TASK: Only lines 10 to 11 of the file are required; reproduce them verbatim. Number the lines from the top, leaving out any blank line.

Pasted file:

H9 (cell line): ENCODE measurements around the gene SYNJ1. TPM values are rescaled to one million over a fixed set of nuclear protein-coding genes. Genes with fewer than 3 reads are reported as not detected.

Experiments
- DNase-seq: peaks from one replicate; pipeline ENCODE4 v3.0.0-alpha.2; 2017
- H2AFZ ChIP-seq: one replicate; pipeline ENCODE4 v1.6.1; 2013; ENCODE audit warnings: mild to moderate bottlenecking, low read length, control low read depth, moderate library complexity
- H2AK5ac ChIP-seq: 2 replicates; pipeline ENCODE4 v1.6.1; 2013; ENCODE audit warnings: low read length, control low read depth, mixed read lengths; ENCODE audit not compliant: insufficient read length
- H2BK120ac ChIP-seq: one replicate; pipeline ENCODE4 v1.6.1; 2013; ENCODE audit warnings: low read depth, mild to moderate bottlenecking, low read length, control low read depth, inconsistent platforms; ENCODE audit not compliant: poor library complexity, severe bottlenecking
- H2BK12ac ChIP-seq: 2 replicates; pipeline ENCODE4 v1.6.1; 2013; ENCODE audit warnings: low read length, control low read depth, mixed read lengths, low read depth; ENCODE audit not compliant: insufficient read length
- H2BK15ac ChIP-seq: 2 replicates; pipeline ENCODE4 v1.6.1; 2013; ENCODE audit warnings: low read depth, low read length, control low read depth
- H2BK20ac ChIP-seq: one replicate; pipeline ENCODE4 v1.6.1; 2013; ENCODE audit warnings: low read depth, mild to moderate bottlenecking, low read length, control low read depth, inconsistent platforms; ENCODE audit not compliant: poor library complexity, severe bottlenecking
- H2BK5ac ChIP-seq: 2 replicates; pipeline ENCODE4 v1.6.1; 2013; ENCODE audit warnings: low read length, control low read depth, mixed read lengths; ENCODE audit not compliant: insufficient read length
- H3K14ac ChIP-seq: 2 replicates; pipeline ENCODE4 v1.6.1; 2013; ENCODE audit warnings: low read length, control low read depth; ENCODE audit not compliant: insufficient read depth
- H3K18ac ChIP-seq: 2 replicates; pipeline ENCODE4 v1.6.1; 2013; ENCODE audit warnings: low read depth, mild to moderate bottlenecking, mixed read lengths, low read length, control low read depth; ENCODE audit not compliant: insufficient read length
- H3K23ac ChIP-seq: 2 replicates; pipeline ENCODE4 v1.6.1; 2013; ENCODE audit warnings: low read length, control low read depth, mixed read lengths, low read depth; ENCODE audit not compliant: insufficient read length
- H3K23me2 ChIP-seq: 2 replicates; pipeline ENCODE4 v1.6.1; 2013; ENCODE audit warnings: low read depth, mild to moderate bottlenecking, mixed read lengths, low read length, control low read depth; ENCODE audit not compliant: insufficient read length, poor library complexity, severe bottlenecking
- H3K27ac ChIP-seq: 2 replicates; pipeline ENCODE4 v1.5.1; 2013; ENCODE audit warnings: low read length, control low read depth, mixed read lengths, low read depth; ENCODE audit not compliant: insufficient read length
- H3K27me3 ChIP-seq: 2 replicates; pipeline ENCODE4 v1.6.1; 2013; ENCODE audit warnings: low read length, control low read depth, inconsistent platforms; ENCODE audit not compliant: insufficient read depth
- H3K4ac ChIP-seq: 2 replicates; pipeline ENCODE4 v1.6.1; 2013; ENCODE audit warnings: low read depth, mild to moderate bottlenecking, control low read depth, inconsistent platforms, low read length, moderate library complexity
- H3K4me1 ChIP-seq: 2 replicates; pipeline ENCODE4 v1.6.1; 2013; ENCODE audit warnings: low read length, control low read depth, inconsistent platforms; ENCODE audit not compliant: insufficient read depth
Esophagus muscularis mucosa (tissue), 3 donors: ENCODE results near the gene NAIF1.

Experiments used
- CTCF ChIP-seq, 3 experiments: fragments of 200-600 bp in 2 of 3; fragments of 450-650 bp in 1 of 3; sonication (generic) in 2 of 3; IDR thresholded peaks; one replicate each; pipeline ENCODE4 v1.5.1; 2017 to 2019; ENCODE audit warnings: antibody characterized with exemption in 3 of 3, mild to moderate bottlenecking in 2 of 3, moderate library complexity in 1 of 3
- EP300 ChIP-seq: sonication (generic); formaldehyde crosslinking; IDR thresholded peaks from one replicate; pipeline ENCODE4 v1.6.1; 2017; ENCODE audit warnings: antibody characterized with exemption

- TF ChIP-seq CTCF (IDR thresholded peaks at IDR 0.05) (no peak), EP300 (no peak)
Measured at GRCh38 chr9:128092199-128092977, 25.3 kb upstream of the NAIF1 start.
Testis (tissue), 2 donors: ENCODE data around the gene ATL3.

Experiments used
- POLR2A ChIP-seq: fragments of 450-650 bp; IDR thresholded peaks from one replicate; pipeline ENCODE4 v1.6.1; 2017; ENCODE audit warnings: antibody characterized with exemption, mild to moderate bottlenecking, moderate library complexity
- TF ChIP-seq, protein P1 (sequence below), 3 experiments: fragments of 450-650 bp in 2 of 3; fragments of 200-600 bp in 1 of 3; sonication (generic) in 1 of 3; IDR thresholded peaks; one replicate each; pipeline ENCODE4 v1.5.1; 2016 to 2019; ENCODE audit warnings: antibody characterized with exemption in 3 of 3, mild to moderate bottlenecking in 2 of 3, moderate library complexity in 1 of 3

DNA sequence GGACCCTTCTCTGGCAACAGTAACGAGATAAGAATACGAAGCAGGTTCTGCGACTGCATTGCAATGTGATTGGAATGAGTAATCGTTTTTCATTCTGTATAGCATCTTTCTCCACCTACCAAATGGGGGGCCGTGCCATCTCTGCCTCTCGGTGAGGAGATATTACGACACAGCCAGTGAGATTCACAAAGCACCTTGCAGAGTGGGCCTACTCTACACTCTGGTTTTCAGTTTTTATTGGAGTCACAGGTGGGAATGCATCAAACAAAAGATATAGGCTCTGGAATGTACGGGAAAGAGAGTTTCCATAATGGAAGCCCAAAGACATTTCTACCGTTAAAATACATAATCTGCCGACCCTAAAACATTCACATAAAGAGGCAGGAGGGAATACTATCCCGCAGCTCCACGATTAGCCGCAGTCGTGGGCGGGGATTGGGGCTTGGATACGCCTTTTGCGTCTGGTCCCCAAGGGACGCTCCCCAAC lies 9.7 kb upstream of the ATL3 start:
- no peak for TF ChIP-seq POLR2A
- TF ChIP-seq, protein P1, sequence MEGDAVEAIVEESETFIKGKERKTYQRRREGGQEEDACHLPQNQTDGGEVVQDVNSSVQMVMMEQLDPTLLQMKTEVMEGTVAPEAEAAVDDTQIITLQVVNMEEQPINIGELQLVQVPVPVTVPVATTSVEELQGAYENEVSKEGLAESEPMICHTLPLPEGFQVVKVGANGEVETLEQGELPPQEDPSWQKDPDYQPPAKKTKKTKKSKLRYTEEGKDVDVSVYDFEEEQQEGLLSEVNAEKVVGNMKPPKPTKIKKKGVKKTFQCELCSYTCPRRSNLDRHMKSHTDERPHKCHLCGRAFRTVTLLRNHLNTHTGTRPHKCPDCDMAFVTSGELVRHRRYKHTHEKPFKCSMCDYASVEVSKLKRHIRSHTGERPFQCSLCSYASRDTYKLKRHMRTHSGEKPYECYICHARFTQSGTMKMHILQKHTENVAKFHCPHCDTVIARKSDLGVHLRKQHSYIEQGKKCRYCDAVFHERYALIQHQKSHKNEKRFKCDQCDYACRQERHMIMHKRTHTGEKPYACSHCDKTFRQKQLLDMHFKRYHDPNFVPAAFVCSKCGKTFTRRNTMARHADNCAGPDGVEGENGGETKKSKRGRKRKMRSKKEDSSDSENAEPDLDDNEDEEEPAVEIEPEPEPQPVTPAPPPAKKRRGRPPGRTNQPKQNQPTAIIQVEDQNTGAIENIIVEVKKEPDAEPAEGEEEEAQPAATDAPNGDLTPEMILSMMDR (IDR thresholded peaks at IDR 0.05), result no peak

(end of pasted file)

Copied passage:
- H2BK5ac ChIP-seq: 2 replicates; pipeline ENCODE4 v1.6.1; 2013; ENCODE audit warnings: low read length, control low read depth, mixed read lengths; ENCODE audit not compliant: insufficient read length
- H3K14ac ChIP-seq: 2 replicates; pipeline ENCODE4 v1.6.1; 2013; ENCODE audit warnings: low read length, control low read depth; ENCODE audit not compliant: insufficient read depth